Corn prices plummet; beans go through the roof

From news wires | Posted: Thursday, May 10, 2012 12:49 pm

Corn prices plunged Thursday after the government predicted corn production would set a record this summer and inventories would more than double from August this year to August 2013.

Soyban prices did just the opposite.

The U.S. Agriculture Department forecast corn production at 14.8 billion bushels compared with 12.4 billion bushels a year ago. It also expects yields to reach a record 166 bushels per acre and corn stockpiles on hand this August to total 851 million bushels.

A mild spring and ample moisture allowed farmers to get an early start on planting this year. They are expected to plant 91.9 million acres in corn, the most since 1937. Many hoped to capitalize on prices that have been at or above $6 per bushel for much of the year because of smaller stockpiles, strong export demand and ethanol production.

Telvent DTN analyst John Sanow noted that corn production has fallen short of the government's May forecast in the last few years.

Corn for July delivery fell 19.75 cents, or 3.3 percent, to finish at $5.875 per bushel. That's the lowest since Dec. 16 when corn ended at $5.83 per bushel. July soybeans rose sharply, 25 cents to $14.5525 per bushel.

Corn reserve supplies of 1.88 million bushels will more than double by Aug. 31, 2013, before the harvest, from a 16-year low of 851 million projected for this year, USDA said. The USDA in February forecast 1.616 billion bushels.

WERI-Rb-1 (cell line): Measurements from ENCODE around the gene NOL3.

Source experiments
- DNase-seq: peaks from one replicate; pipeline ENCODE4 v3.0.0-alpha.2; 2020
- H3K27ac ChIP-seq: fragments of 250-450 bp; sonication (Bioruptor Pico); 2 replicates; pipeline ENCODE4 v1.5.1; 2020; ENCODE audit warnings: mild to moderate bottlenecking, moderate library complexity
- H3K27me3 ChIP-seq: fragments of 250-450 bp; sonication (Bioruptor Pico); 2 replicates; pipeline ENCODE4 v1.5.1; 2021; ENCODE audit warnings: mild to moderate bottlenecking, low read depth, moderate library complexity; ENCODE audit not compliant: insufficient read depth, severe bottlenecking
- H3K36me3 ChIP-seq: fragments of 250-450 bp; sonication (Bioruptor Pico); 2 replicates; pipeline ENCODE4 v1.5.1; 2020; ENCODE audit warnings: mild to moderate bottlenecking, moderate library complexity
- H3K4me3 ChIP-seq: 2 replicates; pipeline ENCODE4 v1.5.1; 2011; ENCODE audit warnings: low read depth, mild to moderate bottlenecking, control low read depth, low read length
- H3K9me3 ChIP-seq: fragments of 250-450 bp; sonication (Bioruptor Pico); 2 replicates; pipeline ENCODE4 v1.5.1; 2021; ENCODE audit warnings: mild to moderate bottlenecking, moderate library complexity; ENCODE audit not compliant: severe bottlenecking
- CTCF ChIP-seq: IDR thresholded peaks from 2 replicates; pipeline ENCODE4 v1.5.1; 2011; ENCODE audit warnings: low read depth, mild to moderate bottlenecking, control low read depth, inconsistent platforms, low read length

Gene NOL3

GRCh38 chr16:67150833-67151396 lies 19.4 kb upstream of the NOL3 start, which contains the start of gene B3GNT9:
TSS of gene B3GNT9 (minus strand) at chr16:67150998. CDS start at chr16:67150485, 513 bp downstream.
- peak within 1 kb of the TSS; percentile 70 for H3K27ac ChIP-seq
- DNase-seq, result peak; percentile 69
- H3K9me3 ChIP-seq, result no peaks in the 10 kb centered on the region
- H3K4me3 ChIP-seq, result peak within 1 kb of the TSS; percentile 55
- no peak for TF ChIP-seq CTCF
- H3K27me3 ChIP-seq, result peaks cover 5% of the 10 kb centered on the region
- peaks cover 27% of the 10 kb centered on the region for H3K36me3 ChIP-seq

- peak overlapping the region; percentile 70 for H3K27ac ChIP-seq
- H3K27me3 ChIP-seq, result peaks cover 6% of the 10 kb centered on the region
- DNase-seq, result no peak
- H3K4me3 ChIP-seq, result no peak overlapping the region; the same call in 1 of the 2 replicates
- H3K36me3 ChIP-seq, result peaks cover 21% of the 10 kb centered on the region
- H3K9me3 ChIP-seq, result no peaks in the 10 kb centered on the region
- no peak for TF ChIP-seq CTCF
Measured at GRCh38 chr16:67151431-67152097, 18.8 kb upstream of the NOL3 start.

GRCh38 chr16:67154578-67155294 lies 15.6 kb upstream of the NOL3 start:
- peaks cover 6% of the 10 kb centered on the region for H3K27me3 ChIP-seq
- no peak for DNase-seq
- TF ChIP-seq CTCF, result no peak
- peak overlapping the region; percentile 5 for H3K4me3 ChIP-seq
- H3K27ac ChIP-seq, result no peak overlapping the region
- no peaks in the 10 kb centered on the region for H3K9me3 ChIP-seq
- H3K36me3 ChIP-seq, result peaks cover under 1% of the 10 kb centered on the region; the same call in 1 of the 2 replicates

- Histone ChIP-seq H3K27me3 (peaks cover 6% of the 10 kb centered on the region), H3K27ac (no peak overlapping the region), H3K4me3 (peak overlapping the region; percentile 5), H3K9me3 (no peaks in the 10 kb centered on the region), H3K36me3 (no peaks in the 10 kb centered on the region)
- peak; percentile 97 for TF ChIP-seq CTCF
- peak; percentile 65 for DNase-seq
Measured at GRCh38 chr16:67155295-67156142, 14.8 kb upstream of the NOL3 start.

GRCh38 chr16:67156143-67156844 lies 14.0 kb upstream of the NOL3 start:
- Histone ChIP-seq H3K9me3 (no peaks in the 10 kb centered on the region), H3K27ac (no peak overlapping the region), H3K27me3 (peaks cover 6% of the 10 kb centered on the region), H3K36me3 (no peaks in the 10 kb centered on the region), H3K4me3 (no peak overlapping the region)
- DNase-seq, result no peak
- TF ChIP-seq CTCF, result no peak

Corn futures have tumbled 14 percent in the past year.

Corn is the biggest U.S. crop, with a 2011 value of $76.5 billion, government figures show.

U.S. soybean inventories will fall before the 2013 harvest after drought cut production in South America, increasing overseas demand for supplies from the Midwest, the government said.

Reserves on Aug. 31, 2013, will total 145 million bushels down from a revised 210 million projected for this year, the USDA said in a report.

"U.S. supplies will be tight until next January when South America will start harvesting its next crop," said Tim Emslie, the research manager for Country Hedging Inc. in Inver Grove Heights, Minn.

Soybeans prices have risen 18 percent this year on forecasts for reduced production in Brazil and Argentina, the two biggest producers after the United States. On May 2, the commodity touched a 45-month high at $15.125.

This year's U.S. soybean crop is projected at 3.205 billion bushels, down from 3.25 billion forecast in February and 3.056 billion harvested a year earlier. Yields may rise to 43.9 bushels an acre from an estimated 41.5 bushels last year, the USDA said.

Soybeans are the second-biggest U.S. crop, valued last year at $35.8 billion, government figures show.

Corn prices plummet; beans go through the roof